That evening in Paris, I was trying to read a rather complicated book and the noise of a helicopter overhead kept disturbing me. Then my partner came in and told me Notre Dame de Paris was burning. We looked out the window, and though we have no view of the cathedral we saw a great plume of smoke rising into the sky, turning the evening sun red. The live footage on the internet revealed the flames pouring out of the roof, and later the fiery collapse of the spire into the body of the church.
A friend in London emailed me that she was watching …’it’s horrible’. The next morning we decided to go over to the island of St-Louis. On the way out of the apartment building, we said good morning to the gardienne. She said: ‘It’s dreadful. It tears my heart. I go there sometimes to hear the Mass.’ As she was speaking, two neighbours entered from the street. They happen to be non-religious Jews (their own description) and immediately said how sad it was.
Around 9.30am, we reached the island, where the bridge that connects it almost to rear of Notre Dame was closed, so people lined up along one of the riverside streets to look at what remained. The fire brigade had saved the stone structure, the two front towers had survived though one of them appeared darkened by smoke. The great bell had not fallen. The intricate buttresses on the sides and the back of the cathedral were also intact. Strangely, the scaffolding over the top the cathedral also remained, although the roof which had been undergoing structural repairs was totally gone. Like us, the other people looking on were quiet and restrained. The same sadness was evident later at the butcher’s and the wine store.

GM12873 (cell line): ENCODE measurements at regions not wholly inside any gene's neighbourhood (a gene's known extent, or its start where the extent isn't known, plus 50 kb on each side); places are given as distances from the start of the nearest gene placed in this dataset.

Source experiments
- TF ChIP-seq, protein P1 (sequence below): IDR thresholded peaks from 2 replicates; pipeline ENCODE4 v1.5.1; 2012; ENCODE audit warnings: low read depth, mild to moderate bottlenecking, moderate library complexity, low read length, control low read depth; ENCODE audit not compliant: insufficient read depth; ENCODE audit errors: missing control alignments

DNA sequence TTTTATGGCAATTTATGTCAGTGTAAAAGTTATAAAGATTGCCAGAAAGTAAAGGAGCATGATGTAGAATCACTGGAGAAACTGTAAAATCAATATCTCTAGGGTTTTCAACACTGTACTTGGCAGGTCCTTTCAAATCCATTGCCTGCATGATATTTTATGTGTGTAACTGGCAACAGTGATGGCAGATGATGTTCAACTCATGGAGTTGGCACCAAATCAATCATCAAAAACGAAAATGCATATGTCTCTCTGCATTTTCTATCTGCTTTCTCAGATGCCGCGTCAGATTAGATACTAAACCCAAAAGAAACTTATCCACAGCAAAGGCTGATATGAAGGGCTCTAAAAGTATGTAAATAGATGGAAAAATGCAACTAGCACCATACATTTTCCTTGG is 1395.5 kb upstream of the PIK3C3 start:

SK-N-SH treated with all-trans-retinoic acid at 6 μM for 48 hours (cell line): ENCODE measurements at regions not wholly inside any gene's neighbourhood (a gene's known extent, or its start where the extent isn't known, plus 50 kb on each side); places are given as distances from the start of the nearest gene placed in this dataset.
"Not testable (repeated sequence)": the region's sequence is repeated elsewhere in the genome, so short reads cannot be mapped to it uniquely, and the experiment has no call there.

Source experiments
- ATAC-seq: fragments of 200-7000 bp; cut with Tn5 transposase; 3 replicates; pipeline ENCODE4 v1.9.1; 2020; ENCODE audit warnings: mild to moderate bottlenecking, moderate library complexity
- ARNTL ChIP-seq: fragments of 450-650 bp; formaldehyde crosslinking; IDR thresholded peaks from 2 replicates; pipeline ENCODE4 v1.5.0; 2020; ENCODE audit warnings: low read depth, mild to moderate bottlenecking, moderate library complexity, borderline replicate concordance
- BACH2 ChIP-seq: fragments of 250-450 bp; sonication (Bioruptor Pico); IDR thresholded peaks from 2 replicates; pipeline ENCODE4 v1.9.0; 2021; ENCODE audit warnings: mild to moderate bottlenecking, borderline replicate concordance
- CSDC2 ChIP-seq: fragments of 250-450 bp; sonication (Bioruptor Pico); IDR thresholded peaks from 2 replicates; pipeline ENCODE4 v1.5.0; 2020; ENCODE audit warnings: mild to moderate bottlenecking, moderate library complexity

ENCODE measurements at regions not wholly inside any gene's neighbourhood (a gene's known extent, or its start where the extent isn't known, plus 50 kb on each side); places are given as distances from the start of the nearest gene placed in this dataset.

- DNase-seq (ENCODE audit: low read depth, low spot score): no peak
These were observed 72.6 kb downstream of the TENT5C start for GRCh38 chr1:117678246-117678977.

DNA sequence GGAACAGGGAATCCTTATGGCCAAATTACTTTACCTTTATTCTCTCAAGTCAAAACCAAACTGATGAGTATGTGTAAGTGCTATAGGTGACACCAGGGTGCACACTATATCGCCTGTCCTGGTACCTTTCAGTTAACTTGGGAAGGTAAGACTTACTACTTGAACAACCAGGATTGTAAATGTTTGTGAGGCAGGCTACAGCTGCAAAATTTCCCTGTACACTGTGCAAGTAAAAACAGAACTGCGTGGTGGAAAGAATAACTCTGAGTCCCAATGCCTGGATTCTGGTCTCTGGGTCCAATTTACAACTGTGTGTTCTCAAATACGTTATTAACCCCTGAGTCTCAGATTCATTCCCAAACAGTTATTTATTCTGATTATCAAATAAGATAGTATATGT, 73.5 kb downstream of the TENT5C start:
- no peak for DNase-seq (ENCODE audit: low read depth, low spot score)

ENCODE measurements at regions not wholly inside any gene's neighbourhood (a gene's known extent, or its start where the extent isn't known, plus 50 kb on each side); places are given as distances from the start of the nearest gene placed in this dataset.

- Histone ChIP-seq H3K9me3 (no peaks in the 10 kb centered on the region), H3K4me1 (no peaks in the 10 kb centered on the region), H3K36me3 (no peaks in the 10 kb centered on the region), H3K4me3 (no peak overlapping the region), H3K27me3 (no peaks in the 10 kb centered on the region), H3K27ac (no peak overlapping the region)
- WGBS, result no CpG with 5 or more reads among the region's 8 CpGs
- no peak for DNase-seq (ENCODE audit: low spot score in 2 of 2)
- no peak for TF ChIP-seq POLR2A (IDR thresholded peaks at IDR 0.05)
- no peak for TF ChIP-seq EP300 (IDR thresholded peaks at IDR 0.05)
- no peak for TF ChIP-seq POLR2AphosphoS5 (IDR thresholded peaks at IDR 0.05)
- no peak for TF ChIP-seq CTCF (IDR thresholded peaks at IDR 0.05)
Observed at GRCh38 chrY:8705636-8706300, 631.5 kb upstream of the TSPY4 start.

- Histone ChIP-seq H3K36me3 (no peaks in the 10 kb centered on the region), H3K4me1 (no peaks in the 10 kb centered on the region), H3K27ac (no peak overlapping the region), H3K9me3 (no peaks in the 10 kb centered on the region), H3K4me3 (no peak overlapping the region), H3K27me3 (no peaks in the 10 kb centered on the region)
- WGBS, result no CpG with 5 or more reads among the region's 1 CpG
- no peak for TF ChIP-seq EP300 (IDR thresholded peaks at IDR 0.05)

In France, all church buildings belong to the state, though the churches have exclusive use them for religious purposes. The French state has a strict, and sometimes intolerant, secular stance towards religious organisations, and many French people say they are not religious. Yet Notre Dame is revered, precisely and certainly because it is a religious building, sacred not profane. Paris has ugly buildings whose loss would be a relief, and it has beautiful historic buildings whose loss would be une catastrophe; but it became quite evident that Notre Dame still stands in people’s hearts as a great monument because of the spiritual convictions that drove its construction, preservation and elaboration over the centuries.
Most poignantly, a photo, taken after the fire through an open door into the blackened interior, shows the great gold cross still suspended, shining through the darkness over the altar.